SCIENCE -- May 9, 2011 at 1:15 PM ET
Still Taking Your Questions for LIVE Space Interview with Endeavour Crew
Update, May 17 - The live interview has been moved up to occur between 6 and 6:30 a.m. ET on Thursday, May 19.
Shuttle and International Space Station astronauts -- led by Endeavour commander Mark Kelly -- will answer some of your questions in a LIVE interview hosted by NewsHour correspondent Miles O'Brien -- as the crew orbits the earth at 17,500 mph.
The interview will begin at 6:31 a.m. ET on Thursday, May 19. We'll be live streaming the interview here and on the NewsHour's youtube channel. This all assumes there are no further delays for the fleet's youngest orbiter, which is scheduled to blast off at 8:56 a.m. EST on Monday after an electrical glitch and repair mission caused nearly three weeks of delays.
We've received a number of great questions already, and we're still taking new ones.
You can submit your questions for the astronauts and vote on the best ones. And you will be able to watch the interview, and the shuttle launch, LIVE on NewsHour.PBS.org and on the NewsHour's YouTube channel.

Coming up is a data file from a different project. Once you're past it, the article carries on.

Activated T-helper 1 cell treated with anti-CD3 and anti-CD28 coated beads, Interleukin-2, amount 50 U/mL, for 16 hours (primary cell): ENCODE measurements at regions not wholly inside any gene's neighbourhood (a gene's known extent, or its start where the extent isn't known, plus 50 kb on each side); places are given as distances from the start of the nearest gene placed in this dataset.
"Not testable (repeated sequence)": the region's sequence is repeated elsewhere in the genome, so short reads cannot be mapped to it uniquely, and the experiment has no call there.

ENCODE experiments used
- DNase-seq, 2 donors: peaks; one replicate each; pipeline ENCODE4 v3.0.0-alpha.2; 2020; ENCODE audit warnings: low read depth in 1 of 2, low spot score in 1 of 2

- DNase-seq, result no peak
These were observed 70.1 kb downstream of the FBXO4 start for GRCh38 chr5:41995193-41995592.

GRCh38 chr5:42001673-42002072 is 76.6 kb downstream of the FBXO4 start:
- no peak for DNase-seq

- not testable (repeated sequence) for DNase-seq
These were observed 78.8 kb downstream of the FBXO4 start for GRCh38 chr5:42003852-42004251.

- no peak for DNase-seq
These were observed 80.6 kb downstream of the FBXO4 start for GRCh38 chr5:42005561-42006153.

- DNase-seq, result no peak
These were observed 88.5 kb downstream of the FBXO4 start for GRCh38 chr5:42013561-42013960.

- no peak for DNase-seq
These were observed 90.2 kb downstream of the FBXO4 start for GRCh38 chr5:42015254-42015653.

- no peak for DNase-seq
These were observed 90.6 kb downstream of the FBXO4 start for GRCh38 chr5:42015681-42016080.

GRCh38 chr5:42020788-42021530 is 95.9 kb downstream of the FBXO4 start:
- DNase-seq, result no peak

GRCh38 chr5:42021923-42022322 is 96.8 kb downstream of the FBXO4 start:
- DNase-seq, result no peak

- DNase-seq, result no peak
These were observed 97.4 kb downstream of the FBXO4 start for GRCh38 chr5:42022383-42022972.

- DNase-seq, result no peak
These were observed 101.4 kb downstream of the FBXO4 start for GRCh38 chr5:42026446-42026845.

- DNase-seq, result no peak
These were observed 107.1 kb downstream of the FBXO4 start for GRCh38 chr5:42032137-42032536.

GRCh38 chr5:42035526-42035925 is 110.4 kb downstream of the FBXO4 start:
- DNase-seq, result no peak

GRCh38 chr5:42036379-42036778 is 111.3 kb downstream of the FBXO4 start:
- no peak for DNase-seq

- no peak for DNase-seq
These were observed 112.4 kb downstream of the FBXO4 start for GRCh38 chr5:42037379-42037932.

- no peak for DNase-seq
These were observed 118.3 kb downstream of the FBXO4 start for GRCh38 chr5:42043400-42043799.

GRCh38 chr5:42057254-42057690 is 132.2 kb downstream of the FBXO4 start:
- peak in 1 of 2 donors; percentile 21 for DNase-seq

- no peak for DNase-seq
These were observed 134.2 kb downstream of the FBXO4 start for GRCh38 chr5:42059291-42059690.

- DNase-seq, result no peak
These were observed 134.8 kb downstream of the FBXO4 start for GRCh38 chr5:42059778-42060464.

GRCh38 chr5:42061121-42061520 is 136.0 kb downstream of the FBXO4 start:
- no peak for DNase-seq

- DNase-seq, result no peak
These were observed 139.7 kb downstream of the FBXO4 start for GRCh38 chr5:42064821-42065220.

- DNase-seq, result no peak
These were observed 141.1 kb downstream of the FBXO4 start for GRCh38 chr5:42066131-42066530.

Just click the "What is your question box" on the NewsHour YouTube channel to get started. You can submit text or YouTube video questions using Google's Moderator service.
You can also submit a question via Twitter by including the hashtag #utalk2nasa. A retweet of a tweeted question counts as a vote. The questions posed to the astronauts will be selected from the top vote-getters.
Leave a text or video question for the crew. Videos must be shorter than 60 seconds. Don't forget to tell us your name and where you live. Some of the best questions could be used in the live interview and later on the NewsHour broadcast and website.
Of course, weather and technical problems could further delay the shuttle launch or the interview.
Check back with the NewsHour website for more details and live coverage of Endeavour's final launch, including coverage from Miles O'Brien and streaming video of the launch. You can watch more coverage from O'Brien on spaceflightnow.com.
And you can find more coverage on space and more on our science page.